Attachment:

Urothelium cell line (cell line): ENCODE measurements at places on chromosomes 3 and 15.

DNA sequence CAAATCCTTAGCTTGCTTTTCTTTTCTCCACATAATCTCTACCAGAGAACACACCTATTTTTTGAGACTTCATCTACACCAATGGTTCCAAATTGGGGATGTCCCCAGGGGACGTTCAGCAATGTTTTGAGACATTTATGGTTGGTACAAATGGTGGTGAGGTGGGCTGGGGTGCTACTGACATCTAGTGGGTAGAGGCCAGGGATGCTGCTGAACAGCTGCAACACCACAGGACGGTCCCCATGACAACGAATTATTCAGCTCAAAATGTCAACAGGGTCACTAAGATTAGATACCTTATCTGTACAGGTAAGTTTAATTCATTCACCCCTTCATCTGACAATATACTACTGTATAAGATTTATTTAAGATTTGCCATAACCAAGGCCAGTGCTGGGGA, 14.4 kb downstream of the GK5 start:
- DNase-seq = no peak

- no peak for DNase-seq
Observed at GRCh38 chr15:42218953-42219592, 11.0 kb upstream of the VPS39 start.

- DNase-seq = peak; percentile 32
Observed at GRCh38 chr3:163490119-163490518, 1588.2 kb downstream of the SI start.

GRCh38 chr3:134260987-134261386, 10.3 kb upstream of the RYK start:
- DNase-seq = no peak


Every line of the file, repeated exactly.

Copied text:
Urothelium cell line (cell line): ENCODE measurements at places on chromosomes 3 and 15.

DNA sequence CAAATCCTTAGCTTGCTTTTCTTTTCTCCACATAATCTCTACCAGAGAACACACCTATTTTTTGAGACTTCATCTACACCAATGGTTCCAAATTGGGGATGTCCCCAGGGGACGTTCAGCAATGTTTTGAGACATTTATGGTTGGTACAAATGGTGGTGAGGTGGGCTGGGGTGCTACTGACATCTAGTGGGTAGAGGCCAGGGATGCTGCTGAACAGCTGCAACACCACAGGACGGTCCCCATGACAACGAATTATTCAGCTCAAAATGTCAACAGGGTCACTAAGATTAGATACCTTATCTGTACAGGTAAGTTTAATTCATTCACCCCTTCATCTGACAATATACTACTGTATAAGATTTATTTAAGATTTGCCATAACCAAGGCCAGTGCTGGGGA, 14.4 kb downstream of the GK5 start:
- DNase-seq = no peak

- no peak for DNase-seq
Observed at GRCh38 chr15:42218953-42219592, 11.0 kb upstream of the VPS39 start.

- DNase-seq = peak; percentile 32
Observed at GRCh38 chr3:163490119-163490518, 1588.2 kb downstream of the SI start.

GRCh38 chr3:134260987-134261386, 10.3 kb upstream of the RYK start:
- DNase-seq = no peak